Firefighters struggled to contain a runaway wildfire in the US state of Arizona Monday after 19 of their comrades were killed in one of the worst such incidents in US history and two towns were evacuated.
The firefighters died while racing to contain the Yarnell Hill wildfire about 135 kilometres north of Phoenix, in what Arizona governor Jan Brewer called "as dark a day as I can remember."
The deadly blaze came amid baking temperatures and tinder-dry conditions across the US southwest, with records broken over the weekend in Arizona and California, and follows an already deadly wildfire season across the region.
President Barack Obama paid tribute to those who lost their lives, in a statement issued while travelling in South Africa which lamented "this terrible tragedy."
"They were heroes - highly-skilled professionals who, like so many across our country do every day, selflessly put themselves in harm's way to protect the lives and property of fellow citizens they would never meet."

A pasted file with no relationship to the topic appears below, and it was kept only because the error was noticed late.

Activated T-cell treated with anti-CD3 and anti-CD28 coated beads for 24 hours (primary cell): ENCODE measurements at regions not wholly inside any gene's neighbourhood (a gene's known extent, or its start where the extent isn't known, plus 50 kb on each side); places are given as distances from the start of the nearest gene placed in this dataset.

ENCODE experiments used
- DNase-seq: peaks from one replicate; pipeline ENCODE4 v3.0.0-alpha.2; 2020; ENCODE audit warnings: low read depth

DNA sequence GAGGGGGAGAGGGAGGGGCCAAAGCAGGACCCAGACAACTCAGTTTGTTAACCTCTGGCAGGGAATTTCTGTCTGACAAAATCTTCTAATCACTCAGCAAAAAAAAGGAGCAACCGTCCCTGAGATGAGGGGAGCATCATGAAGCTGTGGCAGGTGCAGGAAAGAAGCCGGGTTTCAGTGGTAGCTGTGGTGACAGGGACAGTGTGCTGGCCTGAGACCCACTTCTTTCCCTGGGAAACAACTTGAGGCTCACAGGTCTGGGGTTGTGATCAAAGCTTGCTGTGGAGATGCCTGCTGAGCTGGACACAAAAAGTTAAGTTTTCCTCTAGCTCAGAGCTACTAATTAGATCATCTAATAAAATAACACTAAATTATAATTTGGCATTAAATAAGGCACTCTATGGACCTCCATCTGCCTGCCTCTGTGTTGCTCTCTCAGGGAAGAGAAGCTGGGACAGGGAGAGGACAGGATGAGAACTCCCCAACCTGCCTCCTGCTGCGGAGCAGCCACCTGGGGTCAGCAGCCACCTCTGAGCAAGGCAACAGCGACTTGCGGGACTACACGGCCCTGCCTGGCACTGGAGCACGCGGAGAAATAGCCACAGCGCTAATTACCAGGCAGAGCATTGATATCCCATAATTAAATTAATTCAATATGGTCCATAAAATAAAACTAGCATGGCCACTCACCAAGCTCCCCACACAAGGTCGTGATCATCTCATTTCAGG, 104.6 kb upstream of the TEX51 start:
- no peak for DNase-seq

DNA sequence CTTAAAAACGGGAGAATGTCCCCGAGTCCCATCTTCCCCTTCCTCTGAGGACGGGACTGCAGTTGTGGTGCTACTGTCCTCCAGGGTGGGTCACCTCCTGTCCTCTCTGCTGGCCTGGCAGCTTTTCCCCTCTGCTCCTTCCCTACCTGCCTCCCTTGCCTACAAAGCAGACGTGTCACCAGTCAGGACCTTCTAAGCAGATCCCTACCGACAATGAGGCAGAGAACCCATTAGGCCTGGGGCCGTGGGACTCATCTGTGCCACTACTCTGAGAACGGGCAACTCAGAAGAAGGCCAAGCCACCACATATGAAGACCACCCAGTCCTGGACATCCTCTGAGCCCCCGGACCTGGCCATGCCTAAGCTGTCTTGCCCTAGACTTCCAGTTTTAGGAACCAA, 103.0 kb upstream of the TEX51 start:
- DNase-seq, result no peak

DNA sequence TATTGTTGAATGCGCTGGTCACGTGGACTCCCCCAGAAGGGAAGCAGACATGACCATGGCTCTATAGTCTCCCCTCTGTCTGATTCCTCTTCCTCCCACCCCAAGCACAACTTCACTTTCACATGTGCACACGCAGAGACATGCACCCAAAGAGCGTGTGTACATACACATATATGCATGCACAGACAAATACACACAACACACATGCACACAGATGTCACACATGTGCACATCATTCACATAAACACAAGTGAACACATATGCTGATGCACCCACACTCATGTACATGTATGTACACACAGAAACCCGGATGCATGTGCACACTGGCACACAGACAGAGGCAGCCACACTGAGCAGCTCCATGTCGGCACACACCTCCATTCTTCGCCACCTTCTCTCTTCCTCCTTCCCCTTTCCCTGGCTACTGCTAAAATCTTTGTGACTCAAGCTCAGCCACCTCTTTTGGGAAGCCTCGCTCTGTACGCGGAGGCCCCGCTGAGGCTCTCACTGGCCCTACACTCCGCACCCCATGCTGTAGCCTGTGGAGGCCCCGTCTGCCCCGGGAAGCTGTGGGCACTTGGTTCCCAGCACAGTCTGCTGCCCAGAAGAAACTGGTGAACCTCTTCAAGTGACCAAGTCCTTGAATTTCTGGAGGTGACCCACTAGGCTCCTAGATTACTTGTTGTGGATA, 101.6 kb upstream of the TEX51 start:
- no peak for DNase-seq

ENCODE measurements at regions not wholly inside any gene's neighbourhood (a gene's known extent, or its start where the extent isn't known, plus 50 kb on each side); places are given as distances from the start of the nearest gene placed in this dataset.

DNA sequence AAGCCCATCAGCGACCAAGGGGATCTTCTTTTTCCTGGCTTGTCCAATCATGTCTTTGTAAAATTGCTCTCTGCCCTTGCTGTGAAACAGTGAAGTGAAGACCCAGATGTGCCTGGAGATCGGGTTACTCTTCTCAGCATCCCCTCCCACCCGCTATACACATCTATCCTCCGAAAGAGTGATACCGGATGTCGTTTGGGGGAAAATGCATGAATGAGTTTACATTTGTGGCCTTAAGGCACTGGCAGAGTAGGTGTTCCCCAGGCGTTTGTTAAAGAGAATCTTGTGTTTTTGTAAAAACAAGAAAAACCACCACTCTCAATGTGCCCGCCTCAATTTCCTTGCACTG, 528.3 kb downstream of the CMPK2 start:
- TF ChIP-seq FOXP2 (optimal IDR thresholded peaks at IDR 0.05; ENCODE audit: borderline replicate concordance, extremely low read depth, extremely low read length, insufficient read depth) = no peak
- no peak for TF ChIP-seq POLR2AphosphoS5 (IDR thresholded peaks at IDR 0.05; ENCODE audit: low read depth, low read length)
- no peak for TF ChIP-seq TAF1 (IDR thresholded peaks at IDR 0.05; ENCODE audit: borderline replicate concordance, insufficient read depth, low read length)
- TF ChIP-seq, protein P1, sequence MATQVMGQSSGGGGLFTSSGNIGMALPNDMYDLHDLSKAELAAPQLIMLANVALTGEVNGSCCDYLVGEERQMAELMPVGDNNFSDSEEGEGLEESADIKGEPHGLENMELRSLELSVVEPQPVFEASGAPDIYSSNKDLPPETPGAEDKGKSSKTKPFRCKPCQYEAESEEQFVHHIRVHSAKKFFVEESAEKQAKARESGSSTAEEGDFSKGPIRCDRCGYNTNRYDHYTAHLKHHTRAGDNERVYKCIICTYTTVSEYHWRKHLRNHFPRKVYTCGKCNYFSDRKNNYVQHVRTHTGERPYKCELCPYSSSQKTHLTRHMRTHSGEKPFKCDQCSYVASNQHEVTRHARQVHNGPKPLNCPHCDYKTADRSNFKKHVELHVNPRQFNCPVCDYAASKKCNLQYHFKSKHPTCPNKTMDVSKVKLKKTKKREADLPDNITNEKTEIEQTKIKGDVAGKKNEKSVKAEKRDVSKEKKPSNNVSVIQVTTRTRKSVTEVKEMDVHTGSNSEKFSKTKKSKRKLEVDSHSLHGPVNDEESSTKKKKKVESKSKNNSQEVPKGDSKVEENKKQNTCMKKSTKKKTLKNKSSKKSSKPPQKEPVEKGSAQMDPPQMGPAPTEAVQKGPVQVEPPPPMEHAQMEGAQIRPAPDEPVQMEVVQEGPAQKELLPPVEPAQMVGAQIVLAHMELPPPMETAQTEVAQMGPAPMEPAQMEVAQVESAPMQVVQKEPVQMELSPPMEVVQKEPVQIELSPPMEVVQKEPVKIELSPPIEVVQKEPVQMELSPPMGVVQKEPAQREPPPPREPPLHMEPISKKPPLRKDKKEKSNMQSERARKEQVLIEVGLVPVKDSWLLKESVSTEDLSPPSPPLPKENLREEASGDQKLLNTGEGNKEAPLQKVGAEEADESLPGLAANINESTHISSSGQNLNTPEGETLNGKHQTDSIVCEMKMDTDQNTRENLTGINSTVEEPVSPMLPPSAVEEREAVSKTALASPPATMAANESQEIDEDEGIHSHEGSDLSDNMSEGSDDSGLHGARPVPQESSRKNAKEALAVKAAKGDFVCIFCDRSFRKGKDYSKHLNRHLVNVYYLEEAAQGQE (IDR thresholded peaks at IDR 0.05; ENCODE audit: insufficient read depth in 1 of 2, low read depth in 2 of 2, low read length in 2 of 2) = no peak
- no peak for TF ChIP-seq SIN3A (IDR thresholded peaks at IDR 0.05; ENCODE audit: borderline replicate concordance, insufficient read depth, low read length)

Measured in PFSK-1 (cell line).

The Yarnell Hill fire, believed to have been ignited by lightning and fanned by high winds, broke out Friday and has swept across 2,000 acres, spreading rapidly through the dry, forested area.
Officials said that the incident was under investigation but that the firefighters appeared to have deployed fire shelters - last-ditch protection equipment - just before they were engulfed in flames.
"It's not reality for us, it hasn't really set in," Wade Ward, a visibly shocked Prescott Fire Department spokesman, told CNN early Monday.
"It's a very elite group of people who are highly trained, highly motivated, very fit... We don't know what happened."
Hundreds of residents of Yarnell and Peeples Valley were meanwhile evacuated, officials said on a fire alert website, as the blaze continued to tear through the area.
Figures from the National Fire Protection Association, a non-profit organisation, show that the Arizona deaths are the worst firefighter fatalities from a wildfire since 29 firefighters died fighting a blaze in Los Angeles' Griffith Park in 1933.
Sunday's deaths also mark the largest loss of firefighter lives on US soil since the 9/11 attacks on the World Trade Center, when 340 firefighters were killed, according to NFPA statistics.
Record and near-record temperatures left much of the US southwest sweltering over the weekend, with Death Valley in California equalling the hottest ever June temperature in the United States, at 53 Celsius.
As of Monday, there were over 40 active blazes in the four states, according to the inciweb fire information website.